Financial security ranks in my top three for long-term happiness (the other two are personal relationships and health). Simply put, it’s hard to enjoy life if you are constantly worrying about how to make ends meet.
To that end, this post is about an easy way that you can give your future self a small financial security blanket (see what I did there… SECURITY blanket… like stocks and bonds… I know I’m terrible).
There are a million posts on a million blogs about why you should be saving for retirement. And just FYI, they’re all right. You SHOULD be saving for retirement unless you’re already retired (or have a ton of bad debt).
In this post I’ll point out the hypothetical future gains of maxing out a Roth IRA just once before you turn 30. Since the max annual contribution in 2013 is $5500 if you’re under 50, that’s the number I’ll be using today.
I decided to go with a Roth in this example because it makes the gains simpler to wrap your head around. You don’t have to figure out how much it will be post-tax because it’s already post-tax.
For those who don’t know much about IRA’s, here’s the nitty-gritty:
- IRA stands for Individual Retirement Account.
- An IRA is not an investment by itself. It’s a special account where you can put whatever investments you want (with some restrictions) and those investments get special tax treatment.
- There are two types: Traditional and Roth.
- In a Traditional you invest pre-tax money (similar to a 401(k) or 403(b)), and when you take the money out it gets taxed.
- In a Roth you invest post-tax money and when you take the money out it’s all yours, no taxes.
- You have to wait until you are 59 and 1/2 to take your earnings out of an IRA or you pay a penalty.
If you want to know more than that you should just google it and read up a bit.
Essentially, Uncle Sam doesn’t want you to be a huge burden on state and federal systems so he’s encouraging you to invest in your future by giving you some tax breaks.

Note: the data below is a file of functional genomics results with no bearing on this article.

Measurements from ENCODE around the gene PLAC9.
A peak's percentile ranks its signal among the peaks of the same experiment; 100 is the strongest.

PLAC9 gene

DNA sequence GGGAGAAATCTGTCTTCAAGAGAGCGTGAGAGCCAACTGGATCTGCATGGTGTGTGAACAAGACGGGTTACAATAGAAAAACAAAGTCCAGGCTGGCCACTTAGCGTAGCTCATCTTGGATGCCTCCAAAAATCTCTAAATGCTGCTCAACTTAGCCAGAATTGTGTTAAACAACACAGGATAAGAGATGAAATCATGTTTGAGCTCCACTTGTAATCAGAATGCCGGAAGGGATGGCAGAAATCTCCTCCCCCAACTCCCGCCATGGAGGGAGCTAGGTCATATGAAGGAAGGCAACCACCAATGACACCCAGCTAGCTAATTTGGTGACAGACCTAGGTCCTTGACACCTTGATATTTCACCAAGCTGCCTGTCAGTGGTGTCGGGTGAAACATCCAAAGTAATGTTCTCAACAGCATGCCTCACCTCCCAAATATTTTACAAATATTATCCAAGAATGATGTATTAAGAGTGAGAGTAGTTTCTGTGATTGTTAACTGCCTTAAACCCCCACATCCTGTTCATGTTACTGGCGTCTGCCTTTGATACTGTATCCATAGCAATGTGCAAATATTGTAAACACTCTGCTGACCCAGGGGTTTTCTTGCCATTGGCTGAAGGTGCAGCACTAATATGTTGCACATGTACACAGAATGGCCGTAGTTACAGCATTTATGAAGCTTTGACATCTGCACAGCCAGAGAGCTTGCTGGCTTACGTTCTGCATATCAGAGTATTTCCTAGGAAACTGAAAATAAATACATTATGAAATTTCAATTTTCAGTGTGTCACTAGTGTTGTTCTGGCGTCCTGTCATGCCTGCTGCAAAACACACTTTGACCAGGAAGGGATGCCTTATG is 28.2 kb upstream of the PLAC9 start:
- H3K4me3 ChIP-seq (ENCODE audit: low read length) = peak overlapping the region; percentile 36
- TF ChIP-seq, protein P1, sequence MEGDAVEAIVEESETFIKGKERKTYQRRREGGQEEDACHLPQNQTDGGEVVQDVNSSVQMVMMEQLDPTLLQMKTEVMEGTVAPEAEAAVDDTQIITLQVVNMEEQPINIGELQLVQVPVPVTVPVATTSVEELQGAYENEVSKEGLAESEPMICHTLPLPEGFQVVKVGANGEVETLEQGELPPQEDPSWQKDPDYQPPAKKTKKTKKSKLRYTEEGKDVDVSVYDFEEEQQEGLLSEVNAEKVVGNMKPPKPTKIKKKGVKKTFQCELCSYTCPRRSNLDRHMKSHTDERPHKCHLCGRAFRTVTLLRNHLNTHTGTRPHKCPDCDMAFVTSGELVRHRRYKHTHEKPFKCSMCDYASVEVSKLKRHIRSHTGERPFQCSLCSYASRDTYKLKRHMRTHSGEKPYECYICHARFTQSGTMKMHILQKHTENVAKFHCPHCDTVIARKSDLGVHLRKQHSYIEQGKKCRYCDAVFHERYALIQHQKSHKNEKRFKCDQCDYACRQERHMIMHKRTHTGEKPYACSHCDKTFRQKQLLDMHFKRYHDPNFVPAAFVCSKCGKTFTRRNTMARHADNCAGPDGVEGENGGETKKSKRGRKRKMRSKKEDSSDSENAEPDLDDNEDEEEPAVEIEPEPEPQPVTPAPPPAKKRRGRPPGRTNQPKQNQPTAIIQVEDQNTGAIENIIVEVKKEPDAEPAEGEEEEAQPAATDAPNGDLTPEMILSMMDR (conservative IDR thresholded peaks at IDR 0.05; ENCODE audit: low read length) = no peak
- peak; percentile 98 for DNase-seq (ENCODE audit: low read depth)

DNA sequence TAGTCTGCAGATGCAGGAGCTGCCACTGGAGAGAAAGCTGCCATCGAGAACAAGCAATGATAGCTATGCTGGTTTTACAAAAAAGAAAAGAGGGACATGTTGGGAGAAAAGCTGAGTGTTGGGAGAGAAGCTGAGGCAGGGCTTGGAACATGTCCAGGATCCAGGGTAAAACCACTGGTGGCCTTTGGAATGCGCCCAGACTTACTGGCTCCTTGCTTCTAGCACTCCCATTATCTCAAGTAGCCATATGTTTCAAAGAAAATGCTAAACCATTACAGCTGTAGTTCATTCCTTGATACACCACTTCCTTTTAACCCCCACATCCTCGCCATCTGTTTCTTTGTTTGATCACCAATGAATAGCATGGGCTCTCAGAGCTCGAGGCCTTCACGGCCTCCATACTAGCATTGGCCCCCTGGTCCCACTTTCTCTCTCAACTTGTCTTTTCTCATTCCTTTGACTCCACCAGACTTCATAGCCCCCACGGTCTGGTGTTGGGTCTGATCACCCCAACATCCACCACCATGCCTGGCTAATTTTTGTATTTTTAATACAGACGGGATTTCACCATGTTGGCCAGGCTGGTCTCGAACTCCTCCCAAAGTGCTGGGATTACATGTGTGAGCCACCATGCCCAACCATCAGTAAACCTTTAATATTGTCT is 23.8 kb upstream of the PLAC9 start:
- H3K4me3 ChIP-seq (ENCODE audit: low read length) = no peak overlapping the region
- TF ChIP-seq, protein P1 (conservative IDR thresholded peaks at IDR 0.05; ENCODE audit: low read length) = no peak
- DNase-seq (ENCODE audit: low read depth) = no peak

So let’s assume that when you are 29 years old, you maxed out your Roth IRA with $5500 just before your 30th birthday. To keep things simple, let’s just assume you invested it in an index fund such as Vanguard’s Total Stock Market Index.
For a little historical data, the worst 35-year return in stock market history averages to about 6.1% per year (spans the Great Depression). The best 35-year return averages to about 12.9% per year. The average 35-year return averages to about 9.7% per year. [source]
Using these number as benchmarks let’s see how much money you have when you turn 60, after 30 years.
- With a 6% return: $31,589
- With a 7% return: $41,867
- With an 8% return: $55,345
- With a 9.7% return: $88,422
- With a 12.9% return: $209,499
Some things should be seriously jumping out to you right about now. First is that a difference of even 1% has a huge impact over a 30 year time horizon. Choose your investments wisely. I have my IRA with Vanguard. They are an investor-owned company with the lowest fees in the industry. And, as we can see, even a 1% fee means a lot of money over 30 years.
Next is that even if you got the worst return in the history of the stock market, you would still end up with more than $30,000. And the average scenario? Banking $88,000+. Think about that for a minute. Seriously, let it sink in.
You scrimped together $5500 before you turned 30 and now in your golden years, it’s turned into almost 90 grand.
Of course, as all investing websites say, past results don’t guarantee future returns, and you should definitely research every investment you make.
But for my money, I think I can save a few thousand dollars now for the potential of turning it into 200 grand!!! That’s big boy money right there (or big girl money for the ladies).
And that’s assuming you don’t ever save or invest another dollar! What if you had $10,000? $20,000? The point is that compounding interest works best with a long time horizon, so investing early is crucial if you want big returns.
So go open a Roth IRA today if you don’t have one. Scrape together some cash and give your future self some beer money.
In other news, the picture at the top of this post really cracks me up so you can definitely expect to see it again in a future post.